Ever wondered how to keep hardboiled eggs safe? How about an Easter ham? I found this article very helpful and thought you might as well.
With Easter just around the corner, it’s time to remember safety when dealing with ham and eggs. Dying eggs has been a tradition for many years, but it’s important to never forget food safety when carrying out this tradition. After hard cooking the eggs, dye them and return them to the refrigerator within 2 hours. If the eggs are going to be eaten, use a food-safe coloring. As with any food, remember to wash your hands before and after handling them.
If you chose to use eggs for decorations, you also need to remember to use safety. For example, some raw eggs may contain Salmonella and you must use caution when blowing out the contents to hollow out the shell for decorating. Use only eggs that have been refrigerated and are uncracked. To destroy bacteria that may be present on the surface of the egg wash the egg in hot water and then rinse in a solution of chlorine bleach and water. After blowing out the egg, refrigerate the contents and use within 2-4 days.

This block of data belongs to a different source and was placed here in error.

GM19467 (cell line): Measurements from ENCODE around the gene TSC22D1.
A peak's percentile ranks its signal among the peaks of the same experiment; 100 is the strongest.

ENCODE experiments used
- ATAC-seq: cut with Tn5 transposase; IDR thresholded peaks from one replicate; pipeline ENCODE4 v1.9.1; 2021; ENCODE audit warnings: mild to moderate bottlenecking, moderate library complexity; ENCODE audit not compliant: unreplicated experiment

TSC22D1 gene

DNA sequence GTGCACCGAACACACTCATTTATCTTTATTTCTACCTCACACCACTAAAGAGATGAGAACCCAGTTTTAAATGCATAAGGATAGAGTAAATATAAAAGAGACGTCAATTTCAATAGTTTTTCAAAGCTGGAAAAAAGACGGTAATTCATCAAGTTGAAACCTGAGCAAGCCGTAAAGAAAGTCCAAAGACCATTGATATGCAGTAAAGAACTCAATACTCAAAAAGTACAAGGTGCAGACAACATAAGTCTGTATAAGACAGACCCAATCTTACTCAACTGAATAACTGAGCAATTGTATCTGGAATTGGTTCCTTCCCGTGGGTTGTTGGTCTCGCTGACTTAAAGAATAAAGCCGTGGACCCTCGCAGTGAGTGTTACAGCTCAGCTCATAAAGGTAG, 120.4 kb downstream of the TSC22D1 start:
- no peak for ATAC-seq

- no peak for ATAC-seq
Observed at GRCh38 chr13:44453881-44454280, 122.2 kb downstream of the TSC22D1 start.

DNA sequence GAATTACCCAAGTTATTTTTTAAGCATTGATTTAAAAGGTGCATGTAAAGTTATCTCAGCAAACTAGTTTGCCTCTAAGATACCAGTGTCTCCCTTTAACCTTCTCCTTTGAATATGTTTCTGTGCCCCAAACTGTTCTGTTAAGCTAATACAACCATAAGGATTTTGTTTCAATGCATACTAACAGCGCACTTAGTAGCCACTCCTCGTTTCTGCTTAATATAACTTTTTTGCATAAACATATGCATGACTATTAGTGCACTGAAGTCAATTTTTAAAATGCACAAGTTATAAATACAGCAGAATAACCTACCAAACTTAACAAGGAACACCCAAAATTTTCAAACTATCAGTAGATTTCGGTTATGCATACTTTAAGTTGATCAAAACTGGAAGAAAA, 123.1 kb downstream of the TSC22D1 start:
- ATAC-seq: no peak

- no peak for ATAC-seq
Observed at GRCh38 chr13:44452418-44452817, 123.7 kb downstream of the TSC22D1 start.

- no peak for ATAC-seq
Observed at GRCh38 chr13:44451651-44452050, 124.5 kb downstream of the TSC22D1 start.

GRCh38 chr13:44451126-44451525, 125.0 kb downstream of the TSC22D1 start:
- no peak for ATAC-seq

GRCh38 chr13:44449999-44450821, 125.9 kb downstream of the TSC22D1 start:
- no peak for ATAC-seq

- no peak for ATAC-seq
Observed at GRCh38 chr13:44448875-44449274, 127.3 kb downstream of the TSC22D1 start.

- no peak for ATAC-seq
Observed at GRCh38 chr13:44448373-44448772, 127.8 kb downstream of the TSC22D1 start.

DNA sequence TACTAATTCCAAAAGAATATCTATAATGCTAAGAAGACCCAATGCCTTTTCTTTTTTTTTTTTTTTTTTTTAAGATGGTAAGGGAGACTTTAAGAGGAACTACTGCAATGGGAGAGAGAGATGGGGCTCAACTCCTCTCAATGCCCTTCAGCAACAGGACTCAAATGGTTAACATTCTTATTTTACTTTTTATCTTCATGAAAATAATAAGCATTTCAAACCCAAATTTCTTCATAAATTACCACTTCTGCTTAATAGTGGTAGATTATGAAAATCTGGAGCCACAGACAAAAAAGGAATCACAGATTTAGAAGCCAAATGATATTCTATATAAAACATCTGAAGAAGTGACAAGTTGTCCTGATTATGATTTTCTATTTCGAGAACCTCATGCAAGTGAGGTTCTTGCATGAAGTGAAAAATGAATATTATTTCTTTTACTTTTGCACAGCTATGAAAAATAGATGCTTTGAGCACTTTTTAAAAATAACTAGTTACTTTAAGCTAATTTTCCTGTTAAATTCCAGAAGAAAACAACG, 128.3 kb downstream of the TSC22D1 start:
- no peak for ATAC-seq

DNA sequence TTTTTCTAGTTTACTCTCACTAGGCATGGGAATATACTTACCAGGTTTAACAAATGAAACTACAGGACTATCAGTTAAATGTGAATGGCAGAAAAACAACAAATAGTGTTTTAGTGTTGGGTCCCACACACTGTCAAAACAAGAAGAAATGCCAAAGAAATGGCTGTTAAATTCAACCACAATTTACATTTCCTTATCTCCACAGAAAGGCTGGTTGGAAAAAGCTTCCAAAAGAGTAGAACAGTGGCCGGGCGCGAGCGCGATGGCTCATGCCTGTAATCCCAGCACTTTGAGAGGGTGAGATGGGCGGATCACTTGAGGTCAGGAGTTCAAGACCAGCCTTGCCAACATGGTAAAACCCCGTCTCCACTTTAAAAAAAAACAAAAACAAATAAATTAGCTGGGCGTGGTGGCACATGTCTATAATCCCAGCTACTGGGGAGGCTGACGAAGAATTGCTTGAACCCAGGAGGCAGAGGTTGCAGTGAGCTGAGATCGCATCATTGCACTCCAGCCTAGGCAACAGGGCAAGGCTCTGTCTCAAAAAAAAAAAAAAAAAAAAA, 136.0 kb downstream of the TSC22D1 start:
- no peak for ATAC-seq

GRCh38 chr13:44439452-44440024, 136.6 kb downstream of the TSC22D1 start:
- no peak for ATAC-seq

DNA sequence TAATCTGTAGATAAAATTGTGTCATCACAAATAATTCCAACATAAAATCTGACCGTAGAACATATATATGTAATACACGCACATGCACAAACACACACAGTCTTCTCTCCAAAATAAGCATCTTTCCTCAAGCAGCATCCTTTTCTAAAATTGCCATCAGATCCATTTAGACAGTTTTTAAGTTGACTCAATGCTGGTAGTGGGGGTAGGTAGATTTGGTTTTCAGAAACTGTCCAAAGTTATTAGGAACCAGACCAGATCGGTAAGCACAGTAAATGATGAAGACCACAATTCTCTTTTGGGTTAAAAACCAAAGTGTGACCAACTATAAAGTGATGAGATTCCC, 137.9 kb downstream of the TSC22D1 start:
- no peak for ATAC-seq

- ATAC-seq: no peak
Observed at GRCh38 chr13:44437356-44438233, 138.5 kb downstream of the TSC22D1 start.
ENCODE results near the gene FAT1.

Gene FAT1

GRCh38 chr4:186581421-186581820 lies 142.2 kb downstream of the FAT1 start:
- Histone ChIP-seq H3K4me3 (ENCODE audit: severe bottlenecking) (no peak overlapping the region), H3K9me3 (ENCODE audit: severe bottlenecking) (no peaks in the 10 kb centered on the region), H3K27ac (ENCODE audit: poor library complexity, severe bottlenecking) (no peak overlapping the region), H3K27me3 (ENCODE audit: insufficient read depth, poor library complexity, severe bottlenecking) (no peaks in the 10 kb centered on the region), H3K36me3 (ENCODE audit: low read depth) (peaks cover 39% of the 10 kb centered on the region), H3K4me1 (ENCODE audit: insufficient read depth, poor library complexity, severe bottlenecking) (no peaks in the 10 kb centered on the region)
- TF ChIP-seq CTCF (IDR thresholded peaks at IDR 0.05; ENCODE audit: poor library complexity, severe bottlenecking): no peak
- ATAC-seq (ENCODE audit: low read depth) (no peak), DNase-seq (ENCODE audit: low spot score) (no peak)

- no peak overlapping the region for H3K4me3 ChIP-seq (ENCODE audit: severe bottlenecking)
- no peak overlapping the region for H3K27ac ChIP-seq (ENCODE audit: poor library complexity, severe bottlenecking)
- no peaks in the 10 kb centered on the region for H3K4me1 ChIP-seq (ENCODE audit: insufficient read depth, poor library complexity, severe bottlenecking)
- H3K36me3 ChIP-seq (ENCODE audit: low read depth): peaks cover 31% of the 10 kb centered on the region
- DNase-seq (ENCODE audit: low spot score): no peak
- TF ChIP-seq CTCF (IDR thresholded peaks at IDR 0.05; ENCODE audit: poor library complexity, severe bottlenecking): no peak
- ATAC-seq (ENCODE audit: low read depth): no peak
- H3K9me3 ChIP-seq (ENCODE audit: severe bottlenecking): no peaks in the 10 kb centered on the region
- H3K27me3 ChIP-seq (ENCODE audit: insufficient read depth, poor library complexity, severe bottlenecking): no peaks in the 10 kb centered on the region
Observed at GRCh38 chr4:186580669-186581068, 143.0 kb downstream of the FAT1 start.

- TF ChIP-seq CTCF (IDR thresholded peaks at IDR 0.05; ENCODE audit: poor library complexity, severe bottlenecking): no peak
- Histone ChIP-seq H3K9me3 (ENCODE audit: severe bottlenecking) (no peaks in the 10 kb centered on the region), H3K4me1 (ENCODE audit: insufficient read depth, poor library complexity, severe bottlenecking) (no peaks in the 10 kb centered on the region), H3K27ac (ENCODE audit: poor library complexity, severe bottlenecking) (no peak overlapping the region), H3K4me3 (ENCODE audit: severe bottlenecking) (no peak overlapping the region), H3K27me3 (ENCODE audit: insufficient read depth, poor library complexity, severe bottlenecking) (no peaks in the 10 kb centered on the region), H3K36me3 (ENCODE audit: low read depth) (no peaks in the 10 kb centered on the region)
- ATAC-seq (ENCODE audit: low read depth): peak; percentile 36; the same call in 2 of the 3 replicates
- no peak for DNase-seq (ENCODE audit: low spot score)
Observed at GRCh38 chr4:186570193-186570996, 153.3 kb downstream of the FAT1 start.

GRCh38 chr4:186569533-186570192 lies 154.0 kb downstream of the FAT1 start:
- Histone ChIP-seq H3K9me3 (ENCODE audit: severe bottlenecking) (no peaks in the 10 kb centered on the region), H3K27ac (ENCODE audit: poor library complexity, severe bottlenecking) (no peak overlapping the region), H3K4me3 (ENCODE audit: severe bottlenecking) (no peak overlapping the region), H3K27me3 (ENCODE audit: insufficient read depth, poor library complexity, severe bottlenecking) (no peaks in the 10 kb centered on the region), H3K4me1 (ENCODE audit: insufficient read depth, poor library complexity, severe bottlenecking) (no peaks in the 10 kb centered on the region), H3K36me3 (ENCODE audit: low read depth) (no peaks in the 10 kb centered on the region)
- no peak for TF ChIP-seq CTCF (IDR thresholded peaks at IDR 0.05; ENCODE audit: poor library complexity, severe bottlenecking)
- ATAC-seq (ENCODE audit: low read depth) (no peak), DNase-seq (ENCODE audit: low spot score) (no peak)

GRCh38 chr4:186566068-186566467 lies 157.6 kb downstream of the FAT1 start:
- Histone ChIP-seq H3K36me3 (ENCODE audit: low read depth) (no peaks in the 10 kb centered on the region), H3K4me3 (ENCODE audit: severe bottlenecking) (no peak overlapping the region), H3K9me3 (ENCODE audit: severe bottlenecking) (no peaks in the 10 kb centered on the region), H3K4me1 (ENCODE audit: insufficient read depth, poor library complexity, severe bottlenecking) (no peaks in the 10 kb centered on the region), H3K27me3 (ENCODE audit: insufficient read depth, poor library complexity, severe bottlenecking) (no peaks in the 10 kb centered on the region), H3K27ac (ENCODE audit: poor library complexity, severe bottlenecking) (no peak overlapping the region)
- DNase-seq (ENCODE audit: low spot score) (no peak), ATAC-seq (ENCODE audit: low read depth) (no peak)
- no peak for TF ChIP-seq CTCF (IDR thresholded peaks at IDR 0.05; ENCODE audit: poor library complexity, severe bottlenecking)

If your Easter Egg Hunt contains hard-cooked eggs and you plan to use them, you must make sure the eggs aren’t cracked and haven’t been out of the refrigerator for more than 2 hours. Other egg dishes such as deviled eggs or egg salad need to be used within 3-4 days.
The Easter ham is just as important as the eggs when talking about food safety. A ham should be cooked to an internal temperature of 140 degrees Fahrenheit. If you have leftover ham from dinner you’ll also want to make sure you reheat it to a temperature of 165 degrees Fahrenheit to avoid contamination from food borne illnesses. The USDA recommends that you cook hams at 325 degrees Fahrenheit. How long your ham must cook is determined by the size and whether or not it has a bone in it. The USDA offers a free chart with all the recommended times on it and can be found at http://www.fsis.usda.gov/factsheets/ham/index.asp.
Easter isn’t the only time Americans eat eggs, in fact the average American eats 254 eggs a year! Whether you’re eating your eggs scrambled, hard boiled or sunny side up, remember these egg safety tips.
Thank you Jennifer for allowing me to pass along this article. Jennifer is a County Extension Agent in Kansas.